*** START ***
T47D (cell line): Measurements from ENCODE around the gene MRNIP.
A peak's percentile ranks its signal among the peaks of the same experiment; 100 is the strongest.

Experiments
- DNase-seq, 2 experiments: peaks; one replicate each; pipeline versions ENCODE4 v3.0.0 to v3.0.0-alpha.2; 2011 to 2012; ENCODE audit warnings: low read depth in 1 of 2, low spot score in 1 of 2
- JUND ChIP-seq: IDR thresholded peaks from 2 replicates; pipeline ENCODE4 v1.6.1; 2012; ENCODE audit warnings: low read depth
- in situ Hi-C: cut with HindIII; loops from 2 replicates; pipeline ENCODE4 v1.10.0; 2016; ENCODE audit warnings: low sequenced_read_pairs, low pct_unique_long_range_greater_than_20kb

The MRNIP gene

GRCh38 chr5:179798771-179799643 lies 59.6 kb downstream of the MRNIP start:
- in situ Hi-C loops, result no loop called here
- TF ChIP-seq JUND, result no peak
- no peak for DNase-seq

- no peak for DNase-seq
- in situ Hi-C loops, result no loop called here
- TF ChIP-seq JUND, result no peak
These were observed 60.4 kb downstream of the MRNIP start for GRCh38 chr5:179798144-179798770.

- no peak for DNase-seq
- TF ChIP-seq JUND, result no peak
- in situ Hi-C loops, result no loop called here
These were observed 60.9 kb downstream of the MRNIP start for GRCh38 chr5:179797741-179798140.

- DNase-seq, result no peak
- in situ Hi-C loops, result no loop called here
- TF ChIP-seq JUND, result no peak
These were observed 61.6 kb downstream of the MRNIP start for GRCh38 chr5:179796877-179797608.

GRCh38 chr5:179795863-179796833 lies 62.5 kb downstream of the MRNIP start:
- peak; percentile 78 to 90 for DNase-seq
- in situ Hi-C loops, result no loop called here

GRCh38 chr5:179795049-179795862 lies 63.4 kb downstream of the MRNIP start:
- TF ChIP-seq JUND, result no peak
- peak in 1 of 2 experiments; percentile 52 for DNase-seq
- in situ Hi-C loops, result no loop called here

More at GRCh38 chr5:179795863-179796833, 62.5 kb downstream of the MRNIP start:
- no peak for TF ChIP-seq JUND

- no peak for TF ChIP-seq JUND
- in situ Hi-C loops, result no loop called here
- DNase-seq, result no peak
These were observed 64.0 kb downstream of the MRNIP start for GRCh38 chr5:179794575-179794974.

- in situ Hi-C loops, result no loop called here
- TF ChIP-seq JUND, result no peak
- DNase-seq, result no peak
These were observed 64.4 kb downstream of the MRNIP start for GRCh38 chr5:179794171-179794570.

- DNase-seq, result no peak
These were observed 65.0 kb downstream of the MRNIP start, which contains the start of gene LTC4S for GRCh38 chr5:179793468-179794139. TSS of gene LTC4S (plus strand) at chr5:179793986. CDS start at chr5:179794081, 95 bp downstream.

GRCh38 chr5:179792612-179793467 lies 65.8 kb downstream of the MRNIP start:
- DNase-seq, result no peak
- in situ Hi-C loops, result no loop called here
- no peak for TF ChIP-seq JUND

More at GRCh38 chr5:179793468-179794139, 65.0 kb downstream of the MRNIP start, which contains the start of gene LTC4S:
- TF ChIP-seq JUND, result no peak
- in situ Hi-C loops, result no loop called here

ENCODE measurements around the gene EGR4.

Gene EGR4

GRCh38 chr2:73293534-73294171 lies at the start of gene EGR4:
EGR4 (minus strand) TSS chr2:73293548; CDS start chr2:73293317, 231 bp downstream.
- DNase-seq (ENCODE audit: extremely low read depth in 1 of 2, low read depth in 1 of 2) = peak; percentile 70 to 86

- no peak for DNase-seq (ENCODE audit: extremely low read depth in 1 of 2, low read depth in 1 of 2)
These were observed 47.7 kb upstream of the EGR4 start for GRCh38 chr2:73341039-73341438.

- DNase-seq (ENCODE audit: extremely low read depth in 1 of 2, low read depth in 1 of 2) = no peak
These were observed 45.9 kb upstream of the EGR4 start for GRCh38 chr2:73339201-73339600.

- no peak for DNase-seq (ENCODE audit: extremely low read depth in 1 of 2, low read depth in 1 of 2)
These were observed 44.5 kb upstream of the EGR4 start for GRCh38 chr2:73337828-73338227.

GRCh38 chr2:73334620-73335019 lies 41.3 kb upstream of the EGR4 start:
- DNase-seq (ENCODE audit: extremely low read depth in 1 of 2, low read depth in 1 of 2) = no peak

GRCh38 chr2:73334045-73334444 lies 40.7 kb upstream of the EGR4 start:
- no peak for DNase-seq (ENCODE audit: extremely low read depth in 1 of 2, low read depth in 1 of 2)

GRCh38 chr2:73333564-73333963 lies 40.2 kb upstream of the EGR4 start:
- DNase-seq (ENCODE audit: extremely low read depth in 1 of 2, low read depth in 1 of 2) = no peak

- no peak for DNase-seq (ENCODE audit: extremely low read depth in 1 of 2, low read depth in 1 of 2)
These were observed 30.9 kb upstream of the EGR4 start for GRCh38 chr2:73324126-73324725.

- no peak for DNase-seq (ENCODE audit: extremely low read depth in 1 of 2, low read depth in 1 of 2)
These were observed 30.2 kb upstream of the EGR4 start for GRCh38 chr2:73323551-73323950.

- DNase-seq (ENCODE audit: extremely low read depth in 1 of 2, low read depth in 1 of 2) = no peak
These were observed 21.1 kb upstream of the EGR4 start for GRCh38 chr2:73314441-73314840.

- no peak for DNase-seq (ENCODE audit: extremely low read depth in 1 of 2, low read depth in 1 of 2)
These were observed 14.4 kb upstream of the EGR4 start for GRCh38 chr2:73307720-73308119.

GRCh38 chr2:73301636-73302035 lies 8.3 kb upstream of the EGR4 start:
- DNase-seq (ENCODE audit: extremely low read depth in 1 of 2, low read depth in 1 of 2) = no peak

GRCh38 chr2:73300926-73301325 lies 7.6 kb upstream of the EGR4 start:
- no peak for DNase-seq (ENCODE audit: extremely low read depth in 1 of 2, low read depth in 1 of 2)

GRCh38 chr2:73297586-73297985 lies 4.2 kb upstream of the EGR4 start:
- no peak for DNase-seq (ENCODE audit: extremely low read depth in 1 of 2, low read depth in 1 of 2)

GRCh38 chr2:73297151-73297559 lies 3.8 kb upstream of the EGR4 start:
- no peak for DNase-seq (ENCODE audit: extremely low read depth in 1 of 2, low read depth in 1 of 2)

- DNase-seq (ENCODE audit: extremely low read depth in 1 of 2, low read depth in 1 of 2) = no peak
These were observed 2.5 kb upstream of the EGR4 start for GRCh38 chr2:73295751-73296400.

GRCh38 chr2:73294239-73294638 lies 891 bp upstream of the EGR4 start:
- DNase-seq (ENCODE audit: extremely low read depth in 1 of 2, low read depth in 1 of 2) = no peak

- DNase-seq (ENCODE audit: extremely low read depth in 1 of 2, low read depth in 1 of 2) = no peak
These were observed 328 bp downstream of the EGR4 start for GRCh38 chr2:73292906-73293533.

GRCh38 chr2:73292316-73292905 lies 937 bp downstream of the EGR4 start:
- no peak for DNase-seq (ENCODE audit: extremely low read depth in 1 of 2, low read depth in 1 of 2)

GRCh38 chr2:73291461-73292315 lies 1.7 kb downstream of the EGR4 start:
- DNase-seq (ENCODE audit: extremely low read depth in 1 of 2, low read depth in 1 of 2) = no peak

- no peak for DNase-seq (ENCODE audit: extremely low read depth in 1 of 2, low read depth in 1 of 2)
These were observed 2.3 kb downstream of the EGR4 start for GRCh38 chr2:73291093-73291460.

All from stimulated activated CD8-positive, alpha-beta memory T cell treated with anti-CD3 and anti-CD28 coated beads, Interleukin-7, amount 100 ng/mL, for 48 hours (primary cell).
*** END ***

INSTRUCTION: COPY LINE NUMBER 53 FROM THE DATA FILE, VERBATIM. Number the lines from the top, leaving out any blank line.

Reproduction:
EGR4 (minus strand) TSS chr2:73293548; CDS start chr2:73293317, 231 bp downstream.